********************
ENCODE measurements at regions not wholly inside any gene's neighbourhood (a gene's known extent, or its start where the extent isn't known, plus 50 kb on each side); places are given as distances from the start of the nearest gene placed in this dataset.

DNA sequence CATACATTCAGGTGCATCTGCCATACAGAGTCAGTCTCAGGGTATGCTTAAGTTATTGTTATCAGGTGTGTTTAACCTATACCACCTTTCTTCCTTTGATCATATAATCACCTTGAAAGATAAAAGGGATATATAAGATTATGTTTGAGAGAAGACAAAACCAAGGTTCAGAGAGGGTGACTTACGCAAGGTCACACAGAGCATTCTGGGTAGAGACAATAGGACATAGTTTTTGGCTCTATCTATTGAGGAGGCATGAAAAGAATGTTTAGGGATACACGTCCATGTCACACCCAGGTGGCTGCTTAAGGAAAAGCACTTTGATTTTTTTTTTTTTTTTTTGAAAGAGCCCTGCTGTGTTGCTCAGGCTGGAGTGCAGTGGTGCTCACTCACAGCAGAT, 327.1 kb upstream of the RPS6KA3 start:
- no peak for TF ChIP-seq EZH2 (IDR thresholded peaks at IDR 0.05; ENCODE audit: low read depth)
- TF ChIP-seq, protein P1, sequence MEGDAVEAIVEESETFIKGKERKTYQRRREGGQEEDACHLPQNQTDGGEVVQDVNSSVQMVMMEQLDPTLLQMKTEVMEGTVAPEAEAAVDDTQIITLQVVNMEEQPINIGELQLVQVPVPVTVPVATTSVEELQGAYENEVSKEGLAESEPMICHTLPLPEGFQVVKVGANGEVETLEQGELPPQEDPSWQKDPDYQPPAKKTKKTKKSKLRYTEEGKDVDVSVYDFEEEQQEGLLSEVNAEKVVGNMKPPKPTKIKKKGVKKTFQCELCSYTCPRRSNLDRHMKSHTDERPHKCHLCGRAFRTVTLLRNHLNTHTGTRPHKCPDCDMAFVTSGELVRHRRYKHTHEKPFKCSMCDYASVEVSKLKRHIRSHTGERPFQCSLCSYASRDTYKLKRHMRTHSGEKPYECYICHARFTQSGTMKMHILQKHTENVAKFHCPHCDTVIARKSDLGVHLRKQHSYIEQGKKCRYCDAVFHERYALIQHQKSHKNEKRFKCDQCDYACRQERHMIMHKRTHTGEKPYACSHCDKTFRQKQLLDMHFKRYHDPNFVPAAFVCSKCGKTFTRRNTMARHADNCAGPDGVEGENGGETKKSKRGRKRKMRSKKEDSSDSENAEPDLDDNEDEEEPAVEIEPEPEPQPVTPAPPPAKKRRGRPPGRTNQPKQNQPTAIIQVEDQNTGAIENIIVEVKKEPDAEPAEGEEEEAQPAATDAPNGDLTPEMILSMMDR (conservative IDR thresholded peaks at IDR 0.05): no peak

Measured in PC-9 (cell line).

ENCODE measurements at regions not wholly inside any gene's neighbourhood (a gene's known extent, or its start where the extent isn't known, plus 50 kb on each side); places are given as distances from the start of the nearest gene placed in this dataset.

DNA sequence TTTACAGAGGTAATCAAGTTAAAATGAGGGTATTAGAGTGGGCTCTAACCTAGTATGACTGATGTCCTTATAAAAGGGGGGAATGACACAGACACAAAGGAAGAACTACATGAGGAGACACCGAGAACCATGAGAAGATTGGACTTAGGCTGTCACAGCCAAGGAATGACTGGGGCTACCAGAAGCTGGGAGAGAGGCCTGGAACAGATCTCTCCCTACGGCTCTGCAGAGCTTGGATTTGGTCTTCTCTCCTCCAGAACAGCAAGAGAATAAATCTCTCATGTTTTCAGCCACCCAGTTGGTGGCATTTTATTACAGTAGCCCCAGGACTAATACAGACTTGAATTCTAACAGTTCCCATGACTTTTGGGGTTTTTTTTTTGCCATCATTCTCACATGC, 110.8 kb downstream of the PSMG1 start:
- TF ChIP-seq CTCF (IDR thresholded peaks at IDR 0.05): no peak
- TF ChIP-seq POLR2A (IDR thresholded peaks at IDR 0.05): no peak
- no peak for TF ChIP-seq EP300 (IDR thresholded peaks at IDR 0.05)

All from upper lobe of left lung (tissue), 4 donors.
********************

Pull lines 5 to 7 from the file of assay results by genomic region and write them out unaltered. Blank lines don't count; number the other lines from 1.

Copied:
Measured in PC-9 (cell line).

ENCODE measurements at regions not wholly inside any gene's neighbourhood (a gene's known extent, or its start where the extent isn't known, plus 50 kb on each side); places are given as distances from the start of the nearest gene placed in this dataset.

DNA sequence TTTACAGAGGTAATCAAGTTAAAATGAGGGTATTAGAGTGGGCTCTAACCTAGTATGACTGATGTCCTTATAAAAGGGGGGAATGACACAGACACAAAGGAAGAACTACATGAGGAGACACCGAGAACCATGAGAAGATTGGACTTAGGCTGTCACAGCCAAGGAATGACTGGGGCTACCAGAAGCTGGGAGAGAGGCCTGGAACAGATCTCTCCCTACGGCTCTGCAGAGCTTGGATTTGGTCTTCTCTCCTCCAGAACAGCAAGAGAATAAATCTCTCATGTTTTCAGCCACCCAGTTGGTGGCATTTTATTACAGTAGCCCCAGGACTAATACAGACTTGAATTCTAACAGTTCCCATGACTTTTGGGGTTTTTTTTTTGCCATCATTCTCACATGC, 110.8 kb downstream of the PSMG1 start: